I am currently downloading MODIS burned area fire products to use for a work project. One of these products is a GeoTIFF which indicates the day (Julian date) of the year when an area experienced fire.

These GeoTIFF files are available for download by themselves with an extension of .tif and without any sidecar files (e.g. .tfw, etc.). When I open the .tif file in ArcGIS Pro, it is correctly georeferenced.

How is this possible without a sidecar file which contains georeferencing information?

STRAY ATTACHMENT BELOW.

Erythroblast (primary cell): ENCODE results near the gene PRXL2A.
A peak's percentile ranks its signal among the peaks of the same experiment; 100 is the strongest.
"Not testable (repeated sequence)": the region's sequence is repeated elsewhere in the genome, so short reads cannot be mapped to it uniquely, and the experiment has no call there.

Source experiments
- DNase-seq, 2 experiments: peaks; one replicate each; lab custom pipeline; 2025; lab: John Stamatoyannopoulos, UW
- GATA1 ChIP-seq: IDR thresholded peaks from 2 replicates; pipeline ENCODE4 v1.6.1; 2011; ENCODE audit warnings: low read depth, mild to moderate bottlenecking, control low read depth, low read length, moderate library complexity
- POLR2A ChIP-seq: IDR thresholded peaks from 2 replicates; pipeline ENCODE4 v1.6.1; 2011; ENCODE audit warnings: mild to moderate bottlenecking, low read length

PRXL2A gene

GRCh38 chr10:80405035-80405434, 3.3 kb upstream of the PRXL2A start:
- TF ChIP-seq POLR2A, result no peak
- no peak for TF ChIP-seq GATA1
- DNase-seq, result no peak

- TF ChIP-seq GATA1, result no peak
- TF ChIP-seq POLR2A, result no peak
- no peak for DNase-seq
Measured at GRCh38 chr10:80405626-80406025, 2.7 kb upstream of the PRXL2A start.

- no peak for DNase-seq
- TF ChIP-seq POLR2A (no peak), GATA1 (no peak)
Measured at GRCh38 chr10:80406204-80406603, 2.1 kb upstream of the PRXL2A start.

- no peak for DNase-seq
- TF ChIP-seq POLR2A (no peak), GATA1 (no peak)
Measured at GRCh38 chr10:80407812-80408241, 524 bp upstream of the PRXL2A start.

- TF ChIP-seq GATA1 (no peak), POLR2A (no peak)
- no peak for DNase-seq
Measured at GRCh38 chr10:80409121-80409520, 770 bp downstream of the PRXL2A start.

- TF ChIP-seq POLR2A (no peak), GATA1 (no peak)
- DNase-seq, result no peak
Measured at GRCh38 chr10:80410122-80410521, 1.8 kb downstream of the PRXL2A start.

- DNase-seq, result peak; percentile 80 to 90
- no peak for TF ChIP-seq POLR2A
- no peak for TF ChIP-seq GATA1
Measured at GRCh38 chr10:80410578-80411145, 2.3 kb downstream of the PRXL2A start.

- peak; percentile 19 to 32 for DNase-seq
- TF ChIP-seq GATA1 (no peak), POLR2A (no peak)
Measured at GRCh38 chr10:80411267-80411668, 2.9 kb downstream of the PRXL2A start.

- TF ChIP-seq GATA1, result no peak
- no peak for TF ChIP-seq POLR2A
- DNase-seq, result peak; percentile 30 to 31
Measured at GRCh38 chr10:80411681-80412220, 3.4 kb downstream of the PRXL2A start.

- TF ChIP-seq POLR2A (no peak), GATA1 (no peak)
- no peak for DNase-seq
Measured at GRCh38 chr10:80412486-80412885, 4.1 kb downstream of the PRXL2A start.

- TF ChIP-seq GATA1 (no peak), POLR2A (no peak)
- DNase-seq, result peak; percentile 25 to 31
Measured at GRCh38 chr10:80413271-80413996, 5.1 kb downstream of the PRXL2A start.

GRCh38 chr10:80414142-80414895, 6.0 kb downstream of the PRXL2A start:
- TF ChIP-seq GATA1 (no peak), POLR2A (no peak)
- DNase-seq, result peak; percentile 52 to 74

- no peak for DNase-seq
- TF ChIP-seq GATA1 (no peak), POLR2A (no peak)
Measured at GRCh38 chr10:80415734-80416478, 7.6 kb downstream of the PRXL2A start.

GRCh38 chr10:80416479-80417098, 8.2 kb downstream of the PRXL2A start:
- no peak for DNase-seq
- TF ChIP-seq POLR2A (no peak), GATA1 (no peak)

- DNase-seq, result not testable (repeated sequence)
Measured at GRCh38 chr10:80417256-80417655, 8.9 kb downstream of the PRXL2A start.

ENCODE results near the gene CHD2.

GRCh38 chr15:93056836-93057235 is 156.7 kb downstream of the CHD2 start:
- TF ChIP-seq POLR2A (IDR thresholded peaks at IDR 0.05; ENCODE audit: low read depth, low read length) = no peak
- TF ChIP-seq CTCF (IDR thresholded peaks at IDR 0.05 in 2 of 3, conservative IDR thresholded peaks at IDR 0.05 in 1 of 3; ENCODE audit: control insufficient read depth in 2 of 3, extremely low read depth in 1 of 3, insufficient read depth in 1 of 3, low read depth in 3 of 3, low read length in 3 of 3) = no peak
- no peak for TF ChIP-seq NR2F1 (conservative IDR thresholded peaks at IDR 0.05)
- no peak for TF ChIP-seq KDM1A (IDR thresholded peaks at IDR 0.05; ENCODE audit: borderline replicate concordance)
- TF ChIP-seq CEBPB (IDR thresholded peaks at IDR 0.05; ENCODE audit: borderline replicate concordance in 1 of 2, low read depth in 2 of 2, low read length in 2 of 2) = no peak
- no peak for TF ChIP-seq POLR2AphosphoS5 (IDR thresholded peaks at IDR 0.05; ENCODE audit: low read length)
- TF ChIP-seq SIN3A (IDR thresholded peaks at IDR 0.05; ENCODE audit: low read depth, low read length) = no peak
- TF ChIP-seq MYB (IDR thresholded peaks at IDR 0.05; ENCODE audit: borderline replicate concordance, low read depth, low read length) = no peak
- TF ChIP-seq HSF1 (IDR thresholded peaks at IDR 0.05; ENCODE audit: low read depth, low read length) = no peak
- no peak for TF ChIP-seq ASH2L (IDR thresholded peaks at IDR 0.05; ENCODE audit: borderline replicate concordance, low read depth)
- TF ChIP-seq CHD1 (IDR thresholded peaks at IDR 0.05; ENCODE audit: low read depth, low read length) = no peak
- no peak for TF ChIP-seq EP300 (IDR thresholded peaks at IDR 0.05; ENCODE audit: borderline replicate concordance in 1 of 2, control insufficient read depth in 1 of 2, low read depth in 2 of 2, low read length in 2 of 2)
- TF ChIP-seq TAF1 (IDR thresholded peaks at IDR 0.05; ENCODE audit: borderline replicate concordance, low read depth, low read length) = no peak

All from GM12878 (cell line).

I merely ask this as to me, conceptually, a .tif file is analogous to any other simple image file (e.g. .jpg) and I am curious how it can be natively georeferenced.

1 Answer 1


The GeoTIFF format is an OGC standard that encapsulates the coordinate reference system and crs transform (what would be in a "world" file alongside a standard tiff, jpeg, or png image) in tiff tags in the image itself among other relevant information. This means no sidecar files are required and everything the consuming system needs to know about the image is contained within it.

See https://www.ogc.org/standards/geotiff for the complete specification.

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